Uday Prakash :: Two poems

From the Hindi--

 Uday Prakash is Hindi’s foremost short story writer today; no-one is as often translated as he. The Girl with the Golden Parasol and his other books have been great successes. However, Prakash began his writing life penning laconic anti-establishment poems, questioning the world at large. His poetry remains untranslated.

Introductory note:

 Uday Prakash is well-known as a short story writer, or rather as a writer of novellas in Hindi. His stories Paul Gomera’s Scooter, The Walls of Delhi as well as The Girl with the Golden Parasol have been trendsetters in Hindi literature. He has been attacked quite fiercely for his stories, which provide deep and incisive insights in the various issues concerning Indian society. He has written against environmental degradation and mining, which are likely to run afoul of various local governments. Ideologically, he’s a disillusioned Marxist, who occupies a centrist, liberal position, from where he explores the various forms of dehumanization around him. A striving to manifest dehumanization in various forms also leads to writings on caste, creed, and the myriad issues which stratify Indian society into different layers.

Uday Prakash has six collections of poetry. It is perhaps indicative of our times that his poetry has lain forgotten while his stories have gained prominence—although he himself once told me, “I’m foremost a poet and I began by writing poetry.” In his poems, Prakash carries forward the themes of his stories. He is also a filmmaker, and his poems seem to be visual cameos of social insights.

--RN

Gandhi ji

 Gandhi ji would preach—

 Non-violence

 and walk around

with a stick in his hands.

 

The Building

There is no worker,

but in the building,

the worker’s face is drenched in sweat.

 

The worker’s face is drenched in sweat,

So, the walls of the building

are damp.

 

The worker’s body has wounds

festering in various places,

so, the walls of the building

are now full of cracks.

Termites gnaw at the foundations.

 

The worker is now old,

his bald pate clearly shows,

inside the rooms, the paint is peeling off the walls.

 

The worker has become quite old,

the building is aging too.

 

One day, the owner brings the engineer along

to take stock of the building.

 

The engineer looks around, asking—

 

‘Where, where, where is the worker?

Call the worker!

The building is shaking badly.’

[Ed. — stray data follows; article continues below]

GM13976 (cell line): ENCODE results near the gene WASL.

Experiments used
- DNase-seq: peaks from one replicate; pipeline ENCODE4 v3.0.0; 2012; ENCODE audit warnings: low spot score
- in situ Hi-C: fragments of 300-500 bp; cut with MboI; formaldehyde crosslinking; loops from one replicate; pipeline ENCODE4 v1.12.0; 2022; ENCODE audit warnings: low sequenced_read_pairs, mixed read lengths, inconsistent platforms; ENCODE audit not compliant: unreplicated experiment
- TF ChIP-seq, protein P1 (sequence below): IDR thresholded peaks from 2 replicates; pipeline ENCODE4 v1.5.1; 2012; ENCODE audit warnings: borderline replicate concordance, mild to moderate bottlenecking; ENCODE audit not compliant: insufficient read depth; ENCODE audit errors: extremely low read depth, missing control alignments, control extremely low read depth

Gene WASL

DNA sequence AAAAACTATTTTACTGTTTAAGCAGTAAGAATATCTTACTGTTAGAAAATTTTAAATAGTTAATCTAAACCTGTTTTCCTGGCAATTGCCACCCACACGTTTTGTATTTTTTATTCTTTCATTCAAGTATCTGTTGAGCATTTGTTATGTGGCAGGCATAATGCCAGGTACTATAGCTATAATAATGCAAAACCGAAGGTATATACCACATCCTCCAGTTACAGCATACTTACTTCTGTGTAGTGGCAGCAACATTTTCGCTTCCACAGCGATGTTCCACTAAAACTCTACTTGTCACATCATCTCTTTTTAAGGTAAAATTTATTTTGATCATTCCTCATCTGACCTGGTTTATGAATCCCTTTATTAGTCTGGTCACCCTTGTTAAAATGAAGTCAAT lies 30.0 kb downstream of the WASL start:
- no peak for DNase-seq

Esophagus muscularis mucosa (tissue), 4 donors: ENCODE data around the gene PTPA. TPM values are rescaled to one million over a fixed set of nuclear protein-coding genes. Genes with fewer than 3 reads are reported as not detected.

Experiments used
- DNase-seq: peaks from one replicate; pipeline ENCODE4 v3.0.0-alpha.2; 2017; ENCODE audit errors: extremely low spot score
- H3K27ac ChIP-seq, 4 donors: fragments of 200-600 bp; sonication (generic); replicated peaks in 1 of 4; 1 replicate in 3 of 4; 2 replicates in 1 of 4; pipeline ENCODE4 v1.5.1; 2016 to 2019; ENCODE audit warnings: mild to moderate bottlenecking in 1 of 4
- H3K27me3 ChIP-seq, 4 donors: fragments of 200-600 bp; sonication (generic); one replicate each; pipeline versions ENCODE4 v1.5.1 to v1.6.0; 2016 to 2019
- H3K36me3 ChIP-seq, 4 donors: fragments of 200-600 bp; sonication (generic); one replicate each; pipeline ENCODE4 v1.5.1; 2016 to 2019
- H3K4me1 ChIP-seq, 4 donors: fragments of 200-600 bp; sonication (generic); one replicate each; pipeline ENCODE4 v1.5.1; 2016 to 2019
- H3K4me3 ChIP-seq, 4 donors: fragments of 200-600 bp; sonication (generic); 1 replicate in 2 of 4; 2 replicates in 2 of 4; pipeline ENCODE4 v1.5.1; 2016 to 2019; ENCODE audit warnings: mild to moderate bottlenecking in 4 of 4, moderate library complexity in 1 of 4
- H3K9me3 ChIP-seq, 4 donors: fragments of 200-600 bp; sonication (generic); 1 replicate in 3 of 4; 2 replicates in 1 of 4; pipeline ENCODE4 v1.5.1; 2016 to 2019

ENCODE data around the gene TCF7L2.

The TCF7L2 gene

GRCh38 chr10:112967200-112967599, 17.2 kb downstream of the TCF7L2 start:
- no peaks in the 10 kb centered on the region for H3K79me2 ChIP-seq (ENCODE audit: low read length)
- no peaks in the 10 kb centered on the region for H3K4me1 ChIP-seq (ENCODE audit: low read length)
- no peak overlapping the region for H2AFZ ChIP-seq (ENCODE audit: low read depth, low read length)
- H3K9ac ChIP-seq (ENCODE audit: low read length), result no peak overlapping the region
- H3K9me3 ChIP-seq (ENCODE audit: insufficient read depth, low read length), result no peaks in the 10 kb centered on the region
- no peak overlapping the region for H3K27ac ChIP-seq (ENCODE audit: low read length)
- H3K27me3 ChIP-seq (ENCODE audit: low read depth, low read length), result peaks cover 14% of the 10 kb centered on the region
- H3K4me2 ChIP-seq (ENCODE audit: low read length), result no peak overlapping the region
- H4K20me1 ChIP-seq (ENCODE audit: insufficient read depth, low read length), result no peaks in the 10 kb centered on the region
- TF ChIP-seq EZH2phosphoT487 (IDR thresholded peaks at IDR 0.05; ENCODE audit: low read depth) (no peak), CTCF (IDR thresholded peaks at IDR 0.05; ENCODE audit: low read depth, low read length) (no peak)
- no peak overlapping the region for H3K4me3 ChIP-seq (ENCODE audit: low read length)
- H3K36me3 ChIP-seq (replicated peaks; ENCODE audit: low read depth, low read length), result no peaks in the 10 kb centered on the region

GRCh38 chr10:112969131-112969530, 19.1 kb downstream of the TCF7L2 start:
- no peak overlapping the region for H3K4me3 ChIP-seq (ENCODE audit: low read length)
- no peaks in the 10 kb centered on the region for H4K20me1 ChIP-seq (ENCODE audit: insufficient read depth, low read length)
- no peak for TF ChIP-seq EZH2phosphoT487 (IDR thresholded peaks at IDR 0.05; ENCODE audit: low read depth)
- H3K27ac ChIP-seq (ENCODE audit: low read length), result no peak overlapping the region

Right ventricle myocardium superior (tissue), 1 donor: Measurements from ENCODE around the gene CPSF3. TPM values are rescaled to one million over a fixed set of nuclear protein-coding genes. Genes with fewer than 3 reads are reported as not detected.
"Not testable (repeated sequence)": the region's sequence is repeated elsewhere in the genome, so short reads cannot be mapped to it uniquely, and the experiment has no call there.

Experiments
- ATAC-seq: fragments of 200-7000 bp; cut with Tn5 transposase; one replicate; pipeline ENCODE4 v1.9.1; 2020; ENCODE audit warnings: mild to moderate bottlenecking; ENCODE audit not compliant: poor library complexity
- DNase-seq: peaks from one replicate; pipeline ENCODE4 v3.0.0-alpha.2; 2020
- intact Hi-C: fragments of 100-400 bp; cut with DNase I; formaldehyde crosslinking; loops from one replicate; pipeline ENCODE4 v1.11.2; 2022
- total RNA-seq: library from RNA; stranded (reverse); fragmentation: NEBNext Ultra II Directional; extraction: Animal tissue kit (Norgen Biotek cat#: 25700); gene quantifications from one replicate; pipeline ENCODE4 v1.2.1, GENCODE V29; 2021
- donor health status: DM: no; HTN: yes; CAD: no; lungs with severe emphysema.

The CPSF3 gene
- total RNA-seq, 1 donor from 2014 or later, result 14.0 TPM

The engineer screams.

 

The engineer is unaware

or perhaps he knows

that the building shakes

because three hundred miles away

on an unsteady charpoy,

in the village, the worker,

is coughing.

 

-- Translated from the Hindi by Roomy Naqvy

Roomy Naqvy (b. 1971) teaches English at Jamia Millia Islamia, New Delhi. A half-Parsi, a half-Muslim, he writes, translates between English, Gujarati and Hindi. Recipient of the Katha Translation Award (Gujarati) in 1996, he’s grappling with his first novel. He’s been published in WasafiriVisual Verse, and Indian Literature, and blogs at www.roomynaqvy.com

artery trees branched

Summer 2016 9.1

 EDITORIAL

Special Issue: South Asian Writing. Guest editors Shabnam Nadiya and Daisy Rockwell

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POSTCARD: Abeer Y. Hoque:  arteries

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MICROFICTION

O. V. Vijayan: The Cattle + Refuge    

Swapnomoy ChakrabartyThe Tattoo + A Problem from Developing Economies

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POETRY

Geet ChaturvediFor the Films of Ozu + For the Films of Wong Kar­Wai

Jaswant Singh Zafar: Human + The Bird

Mallika SenguptaA Sloka for the Daughter (excerpt)

 P. Ahilan: Mithunam (excerpt)

Afzal Ahmed Syed: Learning of a New Language + The Dancer of Bonair Street

Uday Prakash: Gandhi ji + The Building

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FICTION

Shantaram:  Evening Raaga

Shaheen Akhtar: from Beloved Rongomala

Ki Rajanarayan: News Report

Shrilal Shukla: At This Age

Benyamin: Cattle-Class Mercedes

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NON­FICTION

John Vater: A Subcontinent Goes Global: Hindi Publishers Reach Out